The number of accused felons declared mentally incompetent to stand trial is rising in 10 of the nation’s 12 largest states, delaying local prosecutions and swamping state mental health and prison systems, reports USA Today. These defendants cost hundreds of millions of dollars to treat and house as local governments tighten budgets because of a slowing economy. Analysts attribute the increase to a lack of mental health care, judges’ increased openness to such claims, and strategies by defendants to try to avoid harsh punishment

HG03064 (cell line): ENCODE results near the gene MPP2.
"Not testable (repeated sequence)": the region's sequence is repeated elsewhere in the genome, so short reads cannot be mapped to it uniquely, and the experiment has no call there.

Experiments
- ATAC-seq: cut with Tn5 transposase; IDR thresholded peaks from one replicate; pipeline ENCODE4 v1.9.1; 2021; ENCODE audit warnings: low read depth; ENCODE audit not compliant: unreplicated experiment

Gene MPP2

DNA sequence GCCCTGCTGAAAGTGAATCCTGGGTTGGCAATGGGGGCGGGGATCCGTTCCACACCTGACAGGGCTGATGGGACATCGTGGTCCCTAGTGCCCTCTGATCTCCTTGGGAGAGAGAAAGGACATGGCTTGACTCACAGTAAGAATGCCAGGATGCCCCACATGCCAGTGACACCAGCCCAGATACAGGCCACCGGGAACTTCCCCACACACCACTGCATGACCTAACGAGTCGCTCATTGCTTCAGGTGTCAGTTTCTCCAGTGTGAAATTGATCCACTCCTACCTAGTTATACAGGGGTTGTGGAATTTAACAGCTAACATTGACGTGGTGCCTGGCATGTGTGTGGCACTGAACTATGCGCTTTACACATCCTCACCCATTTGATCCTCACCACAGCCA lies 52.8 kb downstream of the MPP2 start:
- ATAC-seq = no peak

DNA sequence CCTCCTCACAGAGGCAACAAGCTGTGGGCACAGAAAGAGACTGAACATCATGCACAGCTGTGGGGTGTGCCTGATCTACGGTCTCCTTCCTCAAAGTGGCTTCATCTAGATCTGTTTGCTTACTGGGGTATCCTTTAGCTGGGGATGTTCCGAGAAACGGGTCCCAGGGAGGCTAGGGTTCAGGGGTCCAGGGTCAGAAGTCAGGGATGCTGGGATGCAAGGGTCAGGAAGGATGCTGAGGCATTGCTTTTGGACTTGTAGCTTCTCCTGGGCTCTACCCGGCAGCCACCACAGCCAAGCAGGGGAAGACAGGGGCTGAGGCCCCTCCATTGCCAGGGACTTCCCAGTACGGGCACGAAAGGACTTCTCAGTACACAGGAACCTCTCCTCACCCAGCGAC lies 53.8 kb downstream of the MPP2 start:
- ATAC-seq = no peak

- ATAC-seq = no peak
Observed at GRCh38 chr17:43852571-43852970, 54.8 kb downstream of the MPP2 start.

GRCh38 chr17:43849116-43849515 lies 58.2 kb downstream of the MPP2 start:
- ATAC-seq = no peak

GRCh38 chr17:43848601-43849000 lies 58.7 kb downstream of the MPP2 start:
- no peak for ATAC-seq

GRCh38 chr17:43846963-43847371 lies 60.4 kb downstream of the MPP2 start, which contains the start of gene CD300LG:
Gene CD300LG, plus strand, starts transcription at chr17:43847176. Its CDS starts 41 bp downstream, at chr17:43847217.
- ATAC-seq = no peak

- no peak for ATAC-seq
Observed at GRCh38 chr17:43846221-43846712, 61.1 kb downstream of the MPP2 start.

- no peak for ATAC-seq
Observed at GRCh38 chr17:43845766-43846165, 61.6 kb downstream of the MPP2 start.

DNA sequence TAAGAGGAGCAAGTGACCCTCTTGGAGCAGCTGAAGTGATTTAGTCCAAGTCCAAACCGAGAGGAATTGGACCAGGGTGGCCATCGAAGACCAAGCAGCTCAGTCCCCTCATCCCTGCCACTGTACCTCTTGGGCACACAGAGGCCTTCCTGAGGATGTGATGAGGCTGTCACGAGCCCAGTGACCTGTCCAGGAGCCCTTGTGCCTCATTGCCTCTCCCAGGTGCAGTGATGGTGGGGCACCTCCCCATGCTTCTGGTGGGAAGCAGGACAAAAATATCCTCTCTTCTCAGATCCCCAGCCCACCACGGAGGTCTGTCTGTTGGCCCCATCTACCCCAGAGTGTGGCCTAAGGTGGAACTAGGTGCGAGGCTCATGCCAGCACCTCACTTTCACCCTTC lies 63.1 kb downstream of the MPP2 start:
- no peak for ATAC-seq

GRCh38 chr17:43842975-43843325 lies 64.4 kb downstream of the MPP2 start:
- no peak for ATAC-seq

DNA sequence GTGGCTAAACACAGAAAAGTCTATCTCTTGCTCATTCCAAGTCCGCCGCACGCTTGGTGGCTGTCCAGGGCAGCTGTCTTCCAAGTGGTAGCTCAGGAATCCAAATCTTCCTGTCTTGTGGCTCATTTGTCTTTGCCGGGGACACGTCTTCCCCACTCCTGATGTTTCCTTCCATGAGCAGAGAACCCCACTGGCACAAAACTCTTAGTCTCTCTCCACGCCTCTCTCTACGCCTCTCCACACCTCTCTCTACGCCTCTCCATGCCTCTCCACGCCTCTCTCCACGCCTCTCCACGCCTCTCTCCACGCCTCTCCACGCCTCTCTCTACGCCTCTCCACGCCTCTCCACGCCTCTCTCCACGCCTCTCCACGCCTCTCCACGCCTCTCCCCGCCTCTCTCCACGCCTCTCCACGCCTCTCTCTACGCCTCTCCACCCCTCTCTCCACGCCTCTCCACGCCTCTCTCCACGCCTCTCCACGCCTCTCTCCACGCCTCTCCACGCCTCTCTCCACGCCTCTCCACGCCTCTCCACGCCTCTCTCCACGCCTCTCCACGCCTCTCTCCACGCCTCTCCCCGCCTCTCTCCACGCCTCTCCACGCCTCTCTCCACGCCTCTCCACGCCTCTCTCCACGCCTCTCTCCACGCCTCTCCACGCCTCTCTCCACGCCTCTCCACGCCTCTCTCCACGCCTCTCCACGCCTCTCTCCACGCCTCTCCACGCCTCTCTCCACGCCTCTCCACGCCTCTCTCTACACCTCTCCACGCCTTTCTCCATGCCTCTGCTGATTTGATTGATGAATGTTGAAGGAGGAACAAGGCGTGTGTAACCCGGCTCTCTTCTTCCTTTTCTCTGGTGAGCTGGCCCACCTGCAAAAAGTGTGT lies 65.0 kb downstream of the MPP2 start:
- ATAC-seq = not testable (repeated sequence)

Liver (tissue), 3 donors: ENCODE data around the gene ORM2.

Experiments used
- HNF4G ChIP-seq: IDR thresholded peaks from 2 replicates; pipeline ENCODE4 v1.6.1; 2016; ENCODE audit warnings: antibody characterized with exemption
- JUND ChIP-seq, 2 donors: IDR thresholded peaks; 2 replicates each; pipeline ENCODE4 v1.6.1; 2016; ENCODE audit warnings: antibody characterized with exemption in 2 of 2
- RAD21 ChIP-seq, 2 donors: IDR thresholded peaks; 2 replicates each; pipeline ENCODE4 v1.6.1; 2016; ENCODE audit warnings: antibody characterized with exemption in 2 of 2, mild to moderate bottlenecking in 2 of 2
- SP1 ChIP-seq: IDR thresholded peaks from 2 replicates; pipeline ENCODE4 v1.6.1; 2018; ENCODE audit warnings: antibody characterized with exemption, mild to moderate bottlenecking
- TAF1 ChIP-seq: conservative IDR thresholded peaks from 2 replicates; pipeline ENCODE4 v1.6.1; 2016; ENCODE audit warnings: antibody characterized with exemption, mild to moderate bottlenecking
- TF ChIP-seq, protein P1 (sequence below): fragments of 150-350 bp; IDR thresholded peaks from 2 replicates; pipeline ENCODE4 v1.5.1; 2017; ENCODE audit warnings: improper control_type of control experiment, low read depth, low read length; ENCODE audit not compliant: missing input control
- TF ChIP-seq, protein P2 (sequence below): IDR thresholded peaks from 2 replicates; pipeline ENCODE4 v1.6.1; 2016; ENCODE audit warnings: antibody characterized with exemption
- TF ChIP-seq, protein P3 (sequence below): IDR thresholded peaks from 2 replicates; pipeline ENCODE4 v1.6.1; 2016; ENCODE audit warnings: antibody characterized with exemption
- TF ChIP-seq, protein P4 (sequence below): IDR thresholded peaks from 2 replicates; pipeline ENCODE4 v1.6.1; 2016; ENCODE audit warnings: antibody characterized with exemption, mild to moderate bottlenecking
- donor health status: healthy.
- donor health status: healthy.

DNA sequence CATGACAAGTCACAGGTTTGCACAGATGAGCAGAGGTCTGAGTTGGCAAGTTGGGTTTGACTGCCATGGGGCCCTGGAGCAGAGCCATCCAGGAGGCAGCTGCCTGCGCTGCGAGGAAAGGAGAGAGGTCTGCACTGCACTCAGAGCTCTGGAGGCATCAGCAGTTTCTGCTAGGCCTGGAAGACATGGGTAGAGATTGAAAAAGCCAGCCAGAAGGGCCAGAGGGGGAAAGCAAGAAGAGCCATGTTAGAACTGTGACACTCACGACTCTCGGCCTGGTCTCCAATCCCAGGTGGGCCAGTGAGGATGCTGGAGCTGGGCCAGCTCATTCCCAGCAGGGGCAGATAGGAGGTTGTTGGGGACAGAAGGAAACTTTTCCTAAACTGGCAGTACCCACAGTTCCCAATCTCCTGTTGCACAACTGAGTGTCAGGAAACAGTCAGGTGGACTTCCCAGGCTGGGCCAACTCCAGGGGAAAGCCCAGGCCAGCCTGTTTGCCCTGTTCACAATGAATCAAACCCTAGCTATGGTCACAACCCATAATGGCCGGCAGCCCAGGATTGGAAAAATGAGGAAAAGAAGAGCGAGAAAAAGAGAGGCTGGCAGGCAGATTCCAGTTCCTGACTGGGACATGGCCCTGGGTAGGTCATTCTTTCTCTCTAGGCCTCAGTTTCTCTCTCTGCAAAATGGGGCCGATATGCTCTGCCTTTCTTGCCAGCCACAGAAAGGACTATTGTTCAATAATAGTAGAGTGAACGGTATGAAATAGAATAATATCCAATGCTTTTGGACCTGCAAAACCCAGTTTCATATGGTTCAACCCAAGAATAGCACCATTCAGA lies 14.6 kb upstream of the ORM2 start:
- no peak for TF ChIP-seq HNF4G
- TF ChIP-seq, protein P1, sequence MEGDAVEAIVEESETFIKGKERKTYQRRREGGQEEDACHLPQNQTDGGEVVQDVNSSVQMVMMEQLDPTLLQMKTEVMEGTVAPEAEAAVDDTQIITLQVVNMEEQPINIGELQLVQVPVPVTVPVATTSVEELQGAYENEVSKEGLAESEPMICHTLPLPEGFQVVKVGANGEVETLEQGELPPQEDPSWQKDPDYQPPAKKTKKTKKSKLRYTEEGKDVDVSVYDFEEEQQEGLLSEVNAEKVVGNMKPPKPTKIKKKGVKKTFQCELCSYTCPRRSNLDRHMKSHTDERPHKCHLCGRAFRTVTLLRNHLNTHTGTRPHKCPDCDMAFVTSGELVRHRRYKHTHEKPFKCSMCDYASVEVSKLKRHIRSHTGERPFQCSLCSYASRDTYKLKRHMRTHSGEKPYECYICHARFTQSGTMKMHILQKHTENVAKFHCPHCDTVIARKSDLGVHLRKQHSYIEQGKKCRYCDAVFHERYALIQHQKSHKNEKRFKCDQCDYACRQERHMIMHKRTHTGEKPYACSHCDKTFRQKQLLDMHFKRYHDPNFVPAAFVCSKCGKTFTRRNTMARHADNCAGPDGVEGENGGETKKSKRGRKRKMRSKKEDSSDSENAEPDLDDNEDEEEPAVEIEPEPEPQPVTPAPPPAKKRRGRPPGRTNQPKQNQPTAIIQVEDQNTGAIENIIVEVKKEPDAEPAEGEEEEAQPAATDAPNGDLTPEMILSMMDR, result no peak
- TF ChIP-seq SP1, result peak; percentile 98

Criminal defendants who do not understand legal proceedings against them are generally declared by judges to be incompetent for trial. Most are referred to mental health facilities and treated. The length of treatment varies from an average of three weeks in Virginia to more than nine months in Tennessee before they are deemed fit for trial or mental health experts determine they cannot be successfully treated. There is wide variation in how states track incompetency rulings, and some do not track them at all. Of the 12 most populous states, Texas reported a decline last year and New Jersey did not provide data. Florida, Ohio, and California were among states reporting increases.